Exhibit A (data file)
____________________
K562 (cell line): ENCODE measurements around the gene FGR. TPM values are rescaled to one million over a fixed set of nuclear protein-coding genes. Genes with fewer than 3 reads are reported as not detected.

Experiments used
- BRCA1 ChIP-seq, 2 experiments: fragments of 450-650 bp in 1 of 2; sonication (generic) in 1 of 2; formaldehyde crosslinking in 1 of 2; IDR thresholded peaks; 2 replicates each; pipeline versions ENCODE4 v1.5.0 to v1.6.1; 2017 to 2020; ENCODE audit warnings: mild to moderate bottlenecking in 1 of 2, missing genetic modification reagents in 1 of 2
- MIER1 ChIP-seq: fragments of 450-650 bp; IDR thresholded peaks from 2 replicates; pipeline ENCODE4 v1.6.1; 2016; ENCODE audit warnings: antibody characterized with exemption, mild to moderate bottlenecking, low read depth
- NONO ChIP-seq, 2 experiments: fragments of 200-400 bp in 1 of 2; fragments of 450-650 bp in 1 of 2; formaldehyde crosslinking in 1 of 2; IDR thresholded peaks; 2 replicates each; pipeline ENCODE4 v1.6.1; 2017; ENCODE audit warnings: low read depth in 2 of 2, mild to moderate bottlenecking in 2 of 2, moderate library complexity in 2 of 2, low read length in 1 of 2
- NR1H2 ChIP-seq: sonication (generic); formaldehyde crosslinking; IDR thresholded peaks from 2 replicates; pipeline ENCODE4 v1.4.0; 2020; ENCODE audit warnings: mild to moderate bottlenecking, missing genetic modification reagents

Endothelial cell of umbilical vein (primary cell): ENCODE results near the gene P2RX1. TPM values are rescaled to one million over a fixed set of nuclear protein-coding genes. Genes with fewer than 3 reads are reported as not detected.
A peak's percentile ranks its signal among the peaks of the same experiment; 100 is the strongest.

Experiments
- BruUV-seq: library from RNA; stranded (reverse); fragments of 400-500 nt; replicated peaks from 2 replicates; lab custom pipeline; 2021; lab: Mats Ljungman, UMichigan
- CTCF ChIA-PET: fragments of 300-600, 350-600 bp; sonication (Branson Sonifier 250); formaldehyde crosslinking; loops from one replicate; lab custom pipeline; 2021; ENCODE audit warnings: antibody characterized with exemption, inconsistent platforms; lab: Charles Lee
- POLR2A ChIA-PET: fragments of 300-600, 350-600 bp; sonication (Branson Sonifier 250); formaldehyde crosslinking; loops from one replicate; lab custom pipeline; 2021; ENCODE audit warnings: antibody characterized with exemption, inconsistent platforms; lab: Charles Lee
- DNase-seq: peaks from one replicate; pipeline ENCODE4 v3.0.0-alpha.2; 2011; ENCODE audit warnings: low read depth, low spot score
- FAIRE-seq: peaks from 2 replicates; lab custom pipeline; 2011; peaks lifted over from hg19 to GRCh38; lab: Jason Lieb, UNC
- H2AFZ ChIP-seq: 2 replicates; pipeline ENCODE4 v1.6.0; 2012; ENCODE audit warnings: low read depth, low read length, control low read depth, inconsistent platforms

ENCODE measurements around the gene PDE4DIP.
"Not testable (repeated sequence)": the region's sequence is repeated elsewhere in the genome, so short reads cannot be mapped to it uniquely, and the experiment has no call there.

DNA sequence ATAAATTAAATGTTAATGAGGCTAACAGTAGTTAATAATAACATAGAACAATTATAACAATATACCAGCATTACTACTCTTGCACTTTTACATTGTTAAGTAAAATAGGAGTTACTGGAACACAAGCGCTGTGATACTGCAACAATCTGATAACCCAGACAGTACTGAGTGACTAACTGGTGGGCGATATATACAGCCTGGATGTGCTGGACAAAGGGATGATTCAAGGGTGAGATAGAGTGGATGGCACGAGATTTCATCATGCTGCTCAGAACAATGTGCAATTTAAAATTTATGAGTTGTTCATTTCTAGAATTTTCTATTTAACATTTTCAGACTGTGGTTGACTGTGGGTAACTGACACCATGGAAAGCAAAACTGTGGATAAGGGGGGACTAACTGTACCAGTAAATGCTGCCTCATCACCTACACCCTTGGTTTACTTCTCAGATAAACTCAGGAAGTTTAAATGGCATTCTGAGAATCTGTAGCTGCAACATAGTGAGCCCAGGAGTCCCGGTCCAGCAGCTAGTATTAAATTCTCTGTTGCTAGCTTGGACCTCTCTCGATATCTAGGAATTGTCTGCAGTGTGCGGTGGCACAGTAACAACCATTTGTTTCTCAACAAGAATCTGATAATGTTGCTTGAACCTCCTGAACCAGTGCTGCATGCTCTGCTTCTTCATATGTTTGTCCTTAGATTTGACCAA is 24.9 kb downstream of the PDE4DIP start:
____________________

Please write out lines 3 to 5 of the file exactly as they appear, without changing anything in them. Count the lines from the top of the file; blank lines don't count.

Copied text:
- BRCA1 ChIP-seq, 2 experiments: fragments of 450-650 bp in 1 of 2; sonication (generic) in 1 of 2; formaldehyde crosslinking in 1 of 2; IDR thresholded peaks; 2 replicates each; pipeline versions ENCODE4 v1.5.0 to v1.6.1; 2017 to 2020; ENCODE audit warnings: mild to moderate bottlenecking in 1 of 2, missing genetic modification reagents in 1 of 2
- MIER1 ChIP-seq: fragments of 450-650 bp; IDR thresholded peaks from 2 replicates; pipeline ENCODE4 v1.6.1; 2016; ENCODE audit warnings: antibody characterized with exemption, mild to moderate bottlenecking, low read depth
- NONO ChIP-seq, 2 experiments: fragments of 200-400 bp in 1 of 2; fragments of 450-650 bp in 1 of 2; formaldehyde crosslinking in 1 of 2; IDR thresholded peaks; 2 replicates each; pipeline ENCODE4 v1.6.1; 2017; ENCODE audit warnings: low read depth in 2 of 2, mild to moderate bottlenecking in 2 of 2, moderate library complexity in 2 of 2, low read length in 1 of 2